Some ideas could become the norm for Europe, such as the concept of the "right to be forgotten," which recognizes that individuals have a right not to be tracked across the Internet, which is often done through cookies today. This "privacy by default" concept means that Web browsers, for example, will likely be required to ship turned on by default to their newer "do not track" capabilities to be used in Europe. In Europe, "there are real concerns about behavioral targeting," said Eisenhauer.
Some European legal concepts suggest that even use of deep-packet inspection often a core technology used in security products today to watch for signs of malicious activities on the network could be frowned on under European law, and companies will need to be mindful of how deep-packet inspection is deployed, said Eisenhauer. Even today, use of security and information event management (SIEM) monitoring of employee network usage is something that does not easily conform to European ideas of data privacy.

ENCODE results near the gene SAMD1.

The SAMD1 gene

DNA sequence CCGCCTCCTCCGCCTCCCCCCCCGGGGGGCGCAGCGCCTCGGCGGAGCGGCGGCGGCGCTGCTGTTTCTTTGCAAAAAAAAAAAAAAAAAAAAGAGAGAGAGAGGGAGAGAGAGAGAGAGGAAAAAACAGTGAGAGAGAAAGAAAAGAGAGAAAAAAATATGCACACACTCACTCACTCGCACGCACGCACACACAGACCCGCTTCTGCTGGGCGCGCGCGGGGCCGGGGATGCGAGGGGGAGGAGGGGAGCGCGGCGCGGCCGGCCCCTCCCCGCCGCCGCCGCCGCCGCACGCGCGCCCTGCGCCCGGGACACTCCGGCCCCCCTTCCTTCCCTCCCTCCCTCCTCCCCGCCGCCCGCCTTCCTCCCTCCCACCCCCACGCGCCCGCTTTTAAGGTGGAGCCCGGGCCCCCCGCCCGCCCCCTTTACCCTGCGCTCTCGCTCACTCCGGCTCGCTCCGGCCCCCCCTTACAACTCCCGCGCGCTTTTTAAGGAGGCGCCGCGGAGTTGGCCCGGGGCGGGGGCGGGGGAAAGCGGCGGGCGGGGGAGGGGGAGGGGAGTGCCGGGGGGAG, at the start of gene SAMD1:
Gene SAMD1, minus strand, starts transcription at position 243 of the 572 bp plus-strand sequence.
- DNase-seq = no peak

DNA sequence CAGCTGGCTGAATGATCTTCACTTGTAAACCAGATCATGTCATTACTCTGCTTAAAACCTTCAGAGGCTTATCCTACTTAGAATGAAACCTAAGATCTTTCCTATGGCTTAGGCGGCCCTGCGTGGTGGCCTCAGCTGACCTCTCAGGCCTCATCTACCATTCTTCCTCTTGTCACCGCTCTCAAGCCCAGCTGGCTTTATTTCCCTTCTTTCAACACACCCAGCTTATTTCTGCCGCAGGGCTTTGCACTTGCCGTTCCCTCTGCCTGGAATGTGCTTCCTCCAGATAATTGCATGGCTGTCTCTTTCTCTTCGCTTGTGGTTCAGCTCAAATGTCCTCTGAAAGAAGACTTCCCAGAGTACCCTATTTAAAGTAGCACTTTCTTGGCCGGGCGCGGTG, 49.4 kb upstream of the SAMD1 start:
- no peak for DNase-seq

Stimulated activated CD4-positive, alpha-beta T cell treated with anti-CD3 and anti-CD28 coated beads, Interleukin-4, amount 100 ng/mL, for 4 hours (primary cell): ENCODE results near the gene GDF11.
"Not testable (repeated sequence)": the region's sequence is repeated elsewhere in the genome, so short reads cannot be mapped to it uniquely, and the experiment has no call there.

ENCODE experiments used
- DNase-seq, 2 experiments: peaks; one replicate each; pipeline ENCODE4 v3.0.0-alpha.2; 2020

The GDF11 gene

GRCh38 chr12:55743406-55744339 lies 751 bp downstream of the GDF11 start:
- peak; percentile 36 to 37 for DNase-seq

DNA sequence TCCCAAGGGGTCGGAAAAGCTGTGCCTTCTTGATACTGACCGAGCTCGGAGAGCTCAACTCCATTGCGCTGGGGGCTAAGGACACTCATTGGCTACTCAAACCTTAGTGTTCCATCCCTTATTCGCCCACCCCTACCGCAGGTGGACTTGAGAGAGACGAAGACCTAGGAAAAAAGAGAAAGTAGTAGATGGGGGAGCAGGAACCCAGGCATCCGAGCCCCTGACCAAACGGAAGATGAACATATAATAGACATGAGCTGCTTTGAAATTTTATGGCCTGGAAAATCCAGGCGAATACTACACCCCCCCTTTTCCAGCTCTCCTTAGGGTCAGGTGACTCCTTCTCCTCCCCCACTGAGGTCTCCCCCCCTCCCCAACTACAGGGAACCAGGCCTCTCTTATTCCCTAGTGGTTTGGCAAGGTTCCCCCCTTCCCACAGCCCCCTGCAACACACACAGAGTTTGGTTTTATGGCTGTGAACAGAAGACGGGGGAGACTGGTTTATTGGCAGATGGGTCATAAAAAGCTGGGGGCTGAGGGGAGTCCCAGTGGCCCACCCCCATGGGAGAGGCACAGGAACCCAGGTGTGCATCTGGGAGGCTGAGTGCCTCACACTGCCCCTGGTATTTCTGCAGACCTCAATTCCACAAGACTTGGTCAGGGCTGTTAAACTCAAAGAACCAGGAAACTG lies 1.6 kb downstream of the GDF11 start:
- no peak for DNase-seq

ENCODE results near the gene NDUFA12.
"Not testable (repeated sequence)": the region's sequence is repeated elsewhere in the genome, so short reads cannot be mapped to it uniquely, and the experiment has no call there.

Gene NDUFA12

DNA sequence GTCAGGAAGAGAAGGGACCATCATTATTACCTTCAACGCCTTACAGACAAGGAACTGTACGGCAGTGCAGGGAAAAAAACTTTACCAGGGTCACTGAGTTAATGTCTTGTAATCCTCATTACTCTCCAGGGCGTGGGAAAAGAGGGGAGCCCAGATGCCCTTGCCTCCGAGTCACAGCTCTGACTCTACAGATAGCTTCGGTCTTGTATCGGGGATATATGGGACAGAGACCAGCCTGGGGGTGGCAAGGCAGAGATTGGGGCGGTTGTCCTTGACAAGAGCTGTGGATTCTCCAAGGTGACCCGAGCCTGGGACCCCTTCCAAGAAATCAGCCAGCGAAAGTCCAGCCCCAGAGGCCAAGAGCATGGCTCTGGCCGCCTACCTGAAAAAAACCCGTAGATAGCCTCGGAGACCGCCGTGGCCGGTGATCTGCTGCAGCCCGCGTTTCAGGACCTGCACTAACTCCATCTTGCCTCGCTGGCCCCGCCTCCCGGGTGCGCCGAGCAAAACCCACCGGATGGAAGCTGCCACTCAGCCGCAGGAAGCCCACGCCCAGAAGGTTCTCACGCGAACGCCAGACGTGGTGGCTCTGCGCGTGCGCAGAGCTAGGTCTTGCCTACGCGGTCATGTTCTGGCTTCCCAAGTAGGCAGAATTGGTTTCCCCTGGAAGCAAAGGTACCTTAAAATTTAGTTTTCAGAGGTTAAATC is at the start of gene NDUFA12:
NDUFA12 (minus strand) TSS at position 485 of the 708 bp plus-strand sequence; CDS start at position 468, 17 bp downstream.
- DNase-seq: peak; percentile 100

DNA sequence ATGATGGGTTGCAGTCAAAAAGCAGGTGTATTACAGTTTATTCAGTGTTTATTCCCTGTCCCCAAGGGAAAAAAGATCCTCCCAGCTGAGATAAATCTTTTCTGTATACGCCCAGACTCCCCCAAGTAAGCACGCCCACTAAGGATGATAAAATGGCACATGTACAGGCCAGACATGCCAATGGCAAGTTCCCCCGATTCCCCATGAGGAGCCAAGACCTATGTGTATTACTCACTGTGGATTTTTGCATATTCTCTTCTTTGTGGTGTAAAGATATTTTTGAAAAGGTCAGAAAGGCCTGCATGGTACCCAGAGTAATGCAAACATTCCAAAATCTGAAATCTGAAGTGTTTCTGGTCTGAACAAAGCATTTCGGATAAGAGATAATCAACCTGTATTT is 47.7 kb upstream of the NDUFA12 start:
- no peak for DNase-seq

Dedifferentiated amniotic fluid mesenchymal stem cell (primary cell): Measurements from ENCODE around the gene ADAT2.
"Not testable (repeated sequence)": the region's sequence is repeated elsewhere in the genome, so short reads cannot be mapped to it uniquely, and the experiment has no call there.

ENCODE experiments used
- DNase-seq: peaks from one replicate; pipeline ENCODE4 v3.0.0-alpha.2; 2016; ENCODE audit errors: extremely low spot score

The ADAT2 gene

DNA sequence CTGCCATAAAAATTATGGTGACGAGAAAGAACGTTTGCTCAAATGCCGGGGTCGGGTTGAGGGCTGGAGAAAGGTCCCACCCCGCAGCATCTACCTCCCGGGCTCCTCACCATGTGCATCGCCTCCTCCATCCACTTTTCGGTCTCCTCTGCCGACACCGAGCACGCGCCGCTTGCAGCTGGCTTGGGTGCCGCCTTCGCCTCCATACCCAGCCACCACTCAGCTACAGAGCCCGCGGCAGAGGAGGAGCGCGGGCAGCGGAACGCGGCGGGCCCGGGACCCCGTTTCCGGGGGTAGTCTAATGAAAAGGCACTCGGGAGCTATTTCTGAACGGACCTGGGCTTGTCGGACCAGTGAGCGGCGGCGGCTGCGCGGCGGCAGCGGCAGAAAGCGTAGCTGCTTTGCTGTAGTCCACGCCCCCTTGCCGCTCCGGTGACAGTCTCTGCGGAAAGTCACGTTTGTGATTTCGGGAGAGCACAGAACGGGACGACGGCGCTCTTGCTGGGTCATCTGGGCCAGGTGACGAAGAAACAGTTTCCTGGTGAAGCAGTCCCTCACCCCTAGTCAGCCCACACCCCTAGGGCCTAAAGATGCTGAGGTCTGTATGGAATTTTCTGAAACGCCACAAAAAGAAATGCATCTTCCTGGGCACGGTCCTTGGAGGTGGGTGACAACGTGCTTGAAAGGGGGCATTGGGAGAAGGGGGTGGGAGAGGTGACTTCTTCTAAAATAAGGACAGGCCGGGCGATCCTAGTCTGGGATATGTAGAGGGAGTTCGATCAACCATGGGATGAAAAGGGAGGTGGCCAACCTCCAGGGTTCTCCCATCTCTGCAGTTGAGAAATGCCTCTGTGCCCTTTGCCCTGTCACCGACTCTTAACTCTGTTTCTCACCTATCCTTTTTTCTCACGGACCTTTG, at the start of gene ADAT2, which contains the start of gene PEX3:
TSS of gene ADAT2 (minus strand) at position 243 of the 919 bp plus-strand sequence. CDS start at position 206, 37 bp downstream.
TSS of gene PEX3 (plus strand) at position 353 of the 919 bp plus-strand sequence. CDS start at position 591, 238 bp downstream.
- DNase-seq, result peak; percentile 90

The proposed EU data-privacy rules require reporting data breaches to the governments and their data-privacy authorities there as well as to the individuals impacted by it very quickly. The regulation also points to possible fines for failing to comply with the proposed regulations, fines that start with 2% of the company's annual worldwide revenue.
However, Eisenhauer adds that Europe's data-privacy regulators in government encourage direct communication about any issues that come up with cloud-service providers and their customers and are far more eager to resolve problems, not mete out punishments.
Many companies, including HP, which is a member of the CSA, are tracking these kinds of regulatory requirements from all across the world that impact the cloud.
"You will have to answer to auditors and regulatory regimes," said Andrzej Kawalec, HP's global technology officer at HP Enterprise Security Solutions. This means that there can't be "monolithic data centers" all subscribing to one mode of operation, but ones tailored to meet compliance in Europe, Asia and North America.
In Switzerland, for example, which is not part of the EU, "the Swiss think the data should remain in Switzerland," he said. But "everyone is getting a lot more stringent" on security and data protection, Kawalec said. Some ideas, such as Europe's notion that even the user's IP address represents a piece of personally identifiable information, are not necessarily the norm in the U.S.
In the U.S., there is also a significant regulatory change afoot related to cloud computing and security and it is arising out of the federal government's so-called FedRAMP program unveiled earlier this year.